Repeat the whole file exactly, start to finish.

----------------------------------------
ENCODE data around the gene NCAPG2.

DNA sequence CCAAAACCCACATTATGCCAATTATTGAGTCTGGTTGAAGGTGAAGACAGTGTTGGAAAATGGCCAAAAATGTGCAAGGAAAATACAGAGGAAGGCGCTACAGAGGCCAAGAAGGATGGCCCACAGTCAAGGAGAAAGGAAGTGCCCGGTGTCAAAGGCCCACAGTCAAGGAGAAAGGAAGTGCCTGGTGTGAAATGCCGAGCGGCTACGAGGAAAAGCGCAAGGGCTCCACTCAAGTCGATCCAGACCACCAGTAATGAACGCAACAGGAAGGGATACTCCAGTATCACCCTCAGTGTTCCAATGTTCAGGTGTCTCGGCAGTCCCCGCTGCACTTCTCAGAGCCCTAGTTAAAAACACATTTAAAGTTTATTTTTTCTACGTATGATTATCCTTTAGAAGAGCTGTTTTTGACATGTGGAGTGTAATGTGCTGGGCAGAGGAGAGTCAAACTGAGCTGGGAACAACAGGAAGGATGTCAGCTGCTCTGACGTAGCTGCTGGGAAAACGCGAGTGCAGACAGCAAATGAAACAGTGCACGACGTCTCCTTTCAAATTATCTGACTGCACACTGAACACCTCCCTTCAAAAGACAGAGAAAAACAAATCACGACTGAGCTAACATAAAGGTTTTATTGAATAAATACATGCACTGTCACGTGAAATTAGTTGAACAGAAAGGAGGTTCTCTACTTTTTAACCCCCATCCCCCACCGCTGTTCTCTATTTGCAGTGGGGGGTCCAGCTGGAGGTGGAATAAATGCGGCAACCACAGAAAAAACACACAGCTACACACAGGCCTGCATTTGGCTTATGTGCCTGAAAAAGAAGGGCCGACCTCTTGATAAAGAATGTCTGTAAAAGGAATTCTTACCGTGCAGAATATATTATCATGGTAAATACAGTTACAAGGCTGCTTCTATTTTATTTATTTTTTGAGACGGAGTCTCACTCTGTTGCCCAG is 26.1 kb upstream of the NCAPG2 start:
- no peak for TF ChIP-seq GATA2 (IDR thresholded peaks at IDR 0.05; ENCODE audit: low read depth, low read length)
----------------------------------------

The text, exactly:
ENCODE data around the gene NCAPG2.

DNA sequence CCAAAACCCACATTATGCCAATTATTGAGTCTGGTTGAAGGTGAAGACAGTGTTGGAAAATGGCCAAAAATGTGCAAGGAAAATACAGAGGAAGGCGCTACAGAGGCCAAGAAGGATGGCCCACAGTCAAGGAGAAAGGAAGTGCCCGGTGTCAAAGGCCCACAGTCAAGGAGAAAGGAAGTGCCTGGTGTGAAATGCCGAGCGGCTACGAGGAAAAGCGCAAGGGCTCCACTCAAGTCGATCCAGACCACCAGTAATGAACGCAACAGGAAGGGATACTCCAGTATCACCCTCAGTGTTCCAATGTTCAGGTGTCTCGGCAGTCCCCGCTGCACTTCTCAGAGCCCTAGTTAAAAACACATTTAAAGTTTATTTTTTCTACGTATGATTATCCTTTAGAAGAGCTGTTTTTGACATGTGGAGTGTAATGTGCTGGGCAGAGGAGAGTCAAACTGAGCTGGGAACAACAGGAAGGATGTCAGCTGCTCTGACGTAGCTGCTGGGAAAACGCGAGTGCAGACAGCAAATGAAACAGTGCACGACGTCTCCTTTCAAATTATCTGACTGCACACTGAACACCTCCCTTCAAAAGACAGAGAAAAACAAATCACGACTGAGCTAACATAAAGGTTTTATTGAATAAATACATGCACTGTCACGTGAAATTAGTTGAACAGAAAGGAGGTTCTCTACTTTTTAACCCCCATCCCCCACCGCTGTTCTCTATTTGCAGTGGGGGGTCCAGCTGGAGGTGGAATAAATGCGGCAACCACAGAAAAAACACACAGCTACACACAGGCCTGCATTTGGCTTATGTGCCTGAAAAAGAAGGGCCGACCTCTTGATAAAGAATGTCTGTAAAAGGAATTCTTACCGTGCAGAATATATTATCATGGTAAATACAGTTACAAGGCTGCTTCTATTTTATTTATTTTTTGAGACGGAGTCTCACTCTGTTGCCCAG is 26.1 kb upstream of the NCAPG2 start:
- no peak for TF ChIP-seq GATA2 (IDR thresholded peaks at IDR 0.05; ENCODE audit: low read depth, low read length)